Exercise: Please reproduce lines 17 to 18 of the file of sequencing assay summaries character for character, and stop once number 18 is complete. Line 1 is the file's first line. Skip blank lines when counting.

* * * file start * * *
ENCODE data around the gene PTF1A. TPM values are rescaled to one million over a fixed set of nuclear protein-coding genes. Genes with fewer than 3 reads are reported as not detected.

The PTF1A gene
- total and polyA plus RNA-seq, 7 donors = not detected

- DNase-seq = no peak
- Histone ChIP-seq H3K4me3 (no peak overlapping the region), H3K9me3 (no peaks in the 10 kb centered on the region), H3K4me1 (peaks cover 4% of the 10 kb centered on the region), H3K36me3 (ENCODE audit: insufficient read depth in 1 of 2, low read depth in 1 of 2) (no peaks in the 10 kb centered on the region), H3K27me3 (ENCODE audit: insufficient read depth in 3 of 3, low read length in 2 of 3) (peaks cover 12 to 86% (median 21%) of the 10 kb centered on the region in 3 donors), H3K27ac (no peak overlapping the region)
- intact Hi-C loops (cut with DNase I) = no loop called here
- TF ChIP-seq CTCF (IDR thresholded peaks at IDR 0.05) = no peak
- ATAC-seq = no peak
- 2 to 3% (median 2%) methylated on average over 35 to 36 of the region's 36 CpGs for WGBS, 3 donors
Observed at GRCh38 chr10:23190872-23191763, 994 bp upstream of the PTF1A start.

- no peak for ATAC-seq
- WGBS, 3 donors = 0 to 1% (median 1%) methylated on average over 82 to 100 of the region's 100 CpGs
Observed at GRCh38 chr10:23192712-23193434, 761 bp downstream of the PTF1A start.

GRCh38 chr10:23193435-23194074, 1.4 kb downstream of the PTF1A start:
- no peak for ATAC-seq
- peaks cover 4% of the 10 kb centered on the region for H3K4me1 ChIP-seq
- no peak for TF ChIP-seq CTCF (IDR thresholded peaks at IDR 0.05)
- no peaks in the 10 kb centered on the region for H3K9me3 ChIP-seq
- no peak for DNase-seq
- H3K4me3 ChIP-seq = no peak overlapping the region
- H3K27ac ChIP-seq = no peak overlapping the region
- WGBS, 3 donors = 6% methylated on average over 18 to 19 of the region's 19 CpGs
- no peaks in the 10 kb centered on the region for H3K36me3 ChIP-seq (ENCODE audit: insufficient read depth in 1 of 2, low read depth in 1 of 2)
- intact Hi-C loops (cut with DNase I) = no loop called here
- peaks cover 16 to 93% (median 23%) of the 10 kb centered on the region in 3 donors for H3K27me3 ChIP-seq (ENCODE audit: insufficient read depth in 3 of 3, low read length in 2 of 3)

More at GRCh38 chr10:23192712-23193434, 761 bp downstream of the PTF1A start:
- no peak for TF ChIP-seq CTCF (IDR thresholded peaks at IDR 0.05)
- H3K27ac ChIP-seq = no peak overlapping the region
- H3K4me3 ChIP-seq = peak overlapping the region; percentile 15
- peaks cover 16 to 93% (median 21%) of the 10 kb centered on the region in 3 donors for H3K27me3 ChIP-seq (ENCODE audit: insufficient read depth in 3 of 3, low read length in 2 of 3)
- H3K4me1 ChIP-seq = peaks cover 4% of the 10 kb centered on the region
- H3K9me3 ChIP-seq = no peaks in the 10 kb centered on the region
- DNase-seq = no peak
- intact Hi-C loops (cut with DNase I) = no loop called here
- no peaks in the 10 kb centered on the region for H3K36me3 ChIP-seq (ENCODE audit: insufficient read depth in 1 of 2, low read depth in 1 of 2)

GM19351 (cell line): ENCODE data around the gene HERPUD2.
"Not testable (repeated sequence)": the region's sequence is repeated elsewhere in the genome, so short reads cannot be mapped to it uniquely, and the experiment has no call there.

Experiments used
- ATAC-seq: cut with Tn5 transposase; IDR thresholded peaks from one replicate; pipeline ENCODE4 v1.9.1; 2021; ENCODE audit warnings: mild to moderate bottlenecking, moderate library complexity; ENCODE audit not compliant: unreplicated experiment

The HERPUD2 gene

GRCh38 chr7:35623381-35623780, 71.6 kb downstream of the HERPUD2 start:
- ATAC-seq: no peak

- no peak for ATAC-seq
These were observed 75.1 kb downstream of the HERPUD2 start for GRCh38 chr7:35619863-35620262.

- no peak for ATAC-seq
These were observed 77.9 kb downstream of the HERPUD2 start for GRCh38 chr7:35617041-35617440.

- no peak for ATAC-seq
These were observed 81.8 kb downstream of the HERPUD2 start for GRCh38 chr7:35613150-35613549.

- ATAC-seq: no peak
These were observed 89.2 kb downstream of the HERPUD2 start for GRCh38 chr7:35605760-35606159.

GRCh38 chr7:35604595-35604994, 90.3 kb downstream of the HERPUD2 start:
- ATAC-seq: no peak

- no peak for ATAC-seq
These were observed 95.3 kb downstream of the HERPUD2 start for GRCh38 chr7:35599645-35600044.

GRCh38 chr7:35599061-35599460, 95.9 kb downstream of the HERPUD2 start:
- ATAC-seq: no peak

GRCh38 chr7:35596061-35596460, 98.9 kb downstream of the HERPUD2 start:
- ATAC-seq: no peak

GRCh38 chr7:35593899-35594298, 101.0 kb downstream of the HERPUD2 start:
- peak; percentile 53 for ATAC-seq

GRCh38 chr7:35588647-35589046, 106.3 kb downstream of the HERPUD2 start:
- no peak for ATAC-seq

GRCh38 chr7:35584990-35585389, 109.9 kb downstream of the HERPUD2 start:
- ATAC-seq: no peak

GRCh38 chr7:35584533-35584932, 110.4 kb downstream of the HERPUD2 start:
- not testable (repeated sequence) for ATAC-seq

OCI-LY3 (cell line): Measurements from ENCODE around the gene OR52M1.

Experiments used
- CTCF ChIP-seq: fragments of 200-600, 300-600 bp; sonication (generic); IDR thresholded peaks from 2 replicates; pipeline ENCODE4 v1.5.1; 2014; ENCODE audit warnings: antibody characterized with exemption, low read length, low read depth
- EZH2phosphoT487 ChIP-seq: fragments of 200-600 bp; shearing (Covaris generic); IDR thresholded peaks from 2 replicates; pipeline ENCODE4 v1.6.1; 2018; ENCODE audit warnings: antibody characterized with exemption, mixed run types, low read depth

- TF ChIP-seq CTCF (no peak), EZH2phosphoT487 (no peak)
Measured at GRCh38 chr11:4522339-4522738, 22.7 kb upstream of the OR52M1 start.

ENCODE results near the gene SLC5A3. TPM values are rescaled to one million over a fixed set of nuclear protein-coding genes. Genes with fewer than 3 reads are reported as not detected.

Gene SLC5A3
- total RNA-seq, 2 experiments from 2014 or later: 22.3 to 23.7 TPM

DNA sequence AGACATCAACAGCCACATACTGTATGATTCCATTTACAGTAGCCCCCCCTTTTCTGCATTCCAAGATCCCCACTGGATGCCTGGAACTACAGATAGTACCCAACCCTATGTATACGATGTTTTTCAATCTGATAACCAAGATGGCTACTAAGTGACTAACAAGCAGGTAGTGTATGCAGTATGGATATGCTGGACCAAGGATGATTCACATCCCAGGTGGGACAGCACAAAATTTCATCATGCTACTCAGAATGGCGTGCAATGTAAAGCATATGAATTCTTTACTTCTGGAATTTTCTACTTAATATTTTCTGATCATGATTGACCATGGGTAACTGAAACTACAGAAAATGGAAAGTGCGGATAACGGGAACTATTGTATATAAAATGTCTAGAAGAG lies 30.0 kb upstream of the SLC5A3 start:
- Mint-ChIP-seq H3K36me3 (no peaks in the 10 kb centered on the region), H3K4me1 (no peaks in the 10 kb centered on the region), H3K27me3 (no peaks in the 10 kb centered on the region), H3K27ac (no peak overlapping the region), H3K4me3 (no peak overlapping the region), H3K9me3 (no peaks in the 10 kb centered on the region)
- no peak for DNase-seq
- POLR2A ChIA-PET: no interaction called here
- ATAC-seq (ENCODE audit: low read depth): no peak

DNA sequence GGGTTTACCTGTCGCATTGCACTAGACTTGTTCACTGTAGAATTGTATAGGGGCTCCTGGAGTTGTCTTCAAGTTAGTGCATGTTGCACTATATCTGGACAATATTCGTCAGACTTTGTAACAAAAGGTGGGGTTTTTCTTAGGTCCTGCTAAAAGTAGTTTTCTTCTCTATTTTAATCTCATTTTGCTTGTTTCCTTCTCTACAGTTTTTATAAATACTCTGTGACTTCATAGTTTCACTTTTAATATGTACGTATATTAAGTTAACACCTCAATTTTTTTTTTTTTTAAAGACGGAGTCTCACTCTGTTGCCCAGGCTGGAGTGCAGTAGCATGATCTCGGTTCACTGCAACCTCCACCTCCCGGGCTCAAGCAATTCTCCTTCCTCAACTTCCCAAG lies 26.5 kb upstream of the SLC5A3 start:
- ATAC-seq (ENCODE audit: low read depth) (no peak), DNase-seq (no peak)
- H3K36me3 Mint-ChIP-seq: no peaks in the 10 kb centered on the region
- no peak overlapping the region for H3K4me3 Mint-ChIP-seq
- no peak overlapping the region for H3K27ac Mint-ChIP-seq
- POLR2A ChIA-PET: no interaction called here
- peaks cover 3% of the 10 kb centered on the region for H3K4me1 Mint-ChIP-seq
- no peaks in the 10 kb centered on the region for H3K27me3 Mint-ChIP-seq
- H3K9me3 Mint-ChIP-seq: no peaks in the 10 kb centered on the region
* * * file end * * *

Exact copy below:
- no peak for TF ChIP-seq CTCF (IDR thresholded peaks at IDR 0.05)
- no peaks in the 10 kb centered on the region for H3K9me3 ChIP-seq